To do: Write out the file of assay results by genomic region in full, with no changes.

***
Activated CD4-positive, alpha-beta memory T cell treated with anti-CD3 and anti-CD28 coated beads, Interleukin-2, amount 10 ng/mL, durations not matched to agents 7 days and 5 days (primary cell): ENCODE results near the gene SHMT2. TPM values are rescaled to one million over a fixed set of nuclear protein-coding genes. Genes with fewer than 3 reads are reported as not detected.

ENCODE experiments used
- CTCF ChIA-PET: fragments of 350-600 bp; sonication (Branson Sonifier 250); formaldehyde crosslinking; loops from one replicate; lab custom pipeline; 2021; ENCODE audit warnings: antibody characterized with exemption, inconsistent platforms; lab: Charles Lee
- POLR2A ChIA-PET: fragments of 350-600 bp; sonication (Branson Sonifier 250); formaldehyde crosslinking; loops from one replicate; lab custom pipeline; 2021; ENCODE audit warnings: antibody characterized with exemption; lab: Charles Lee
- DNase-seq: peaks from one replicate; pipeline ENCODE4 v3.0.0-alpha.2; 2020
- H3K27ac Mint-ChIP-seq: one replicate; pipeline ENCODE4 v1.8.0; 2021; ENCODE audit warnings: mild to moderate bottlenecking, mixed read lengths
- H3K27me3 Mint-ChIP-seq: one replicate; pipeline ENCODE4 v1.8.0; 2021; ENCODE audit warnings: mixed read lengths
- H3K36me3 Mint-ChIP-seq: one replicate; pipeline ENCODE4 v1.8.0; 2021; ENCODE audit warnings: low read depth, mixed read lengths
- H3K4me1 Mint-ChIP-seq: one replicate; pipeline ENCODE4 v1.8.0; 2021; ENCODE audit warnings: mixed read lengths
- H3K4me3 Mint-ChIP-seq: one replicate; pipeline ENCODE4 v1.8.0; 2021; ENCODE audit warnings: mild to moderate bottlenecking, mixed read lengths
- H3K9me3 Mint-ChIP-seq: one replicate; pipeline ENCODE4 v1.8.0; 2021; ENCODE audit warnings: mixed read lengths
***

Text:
Activated CD4-positive, alpha-beta memory T cell treated with anti-CD3 and anti-CD28 coated beads, Interleukin-2, amount 10 ng/mL, durations not matched to agents 7 days and 5 days (primary cell): ENCODE results near the gene SHMT2. TPM values are rescaled to one million over a fixed set of nuclear protein-coding genes. Genes with fewer than 3 reads are reported as not detected.

ENCODE experiments used
- CTCF ChIA-PET: fragments of 350-600 bp; sonication (Branson Sonifier 250); formaldehyde crosslinking; loops from one replicate; lab custom pipeline; 2021; ENCODE audit warnings: antibody characterized with exemption, inconsistent platforms; lab: Charles Lee
- POLR2A ChIA-PET: fragments of 350-600 bp; sonication (Branson Sonifier 250); formaldehyde crosslinking; loops from one replicate; lab custom pipeline; 2021; ENCODE audit warnings: antibody characterized with exemption; lab: Charles Lee
- DNase-seq: peaks from one replicate; pipeline ENCODE4 v3.0.0-alpha.2; 2020
- H3K27ac Mint-ChIP-seq: one replicate; pipeline ENCODE4 v1.8.0; 2021; ENCODE audit warnings: mild to moderate bottlenecking, mixed read lengths
- H3K27me3 Mint-ChIP-seq: one replicate; pipeline ENCODE4 v1.8.0; 2021; ENCODE audit warnings: mixed read lengths
- H3K36me3 Mint-ChIP-seq: one replicate; pipeline ENCODE4 v1.8.0; 2021; ENCODE audit warnings: low read depth, mixed read lengths
- H3K4me1 Mint-ChIP-seq: one replicate; pipeline ENCODE4 v1.8.0; 2021; ENCODE audit warnings: mixed read lengths
- H3K4me3 Mint-ChIP-seq: one replicate; pipeline ENCODE4 v1.8.0; 2021; ENCODE audit warnings: mild to moderate bottlenecking, mixed read lengths
- H3K9me3 Mint-ChIP-seq: one replicate; pipeline ENCODE4 v1.8.0; 2021; ENCODE audit warnings: mixed read lengths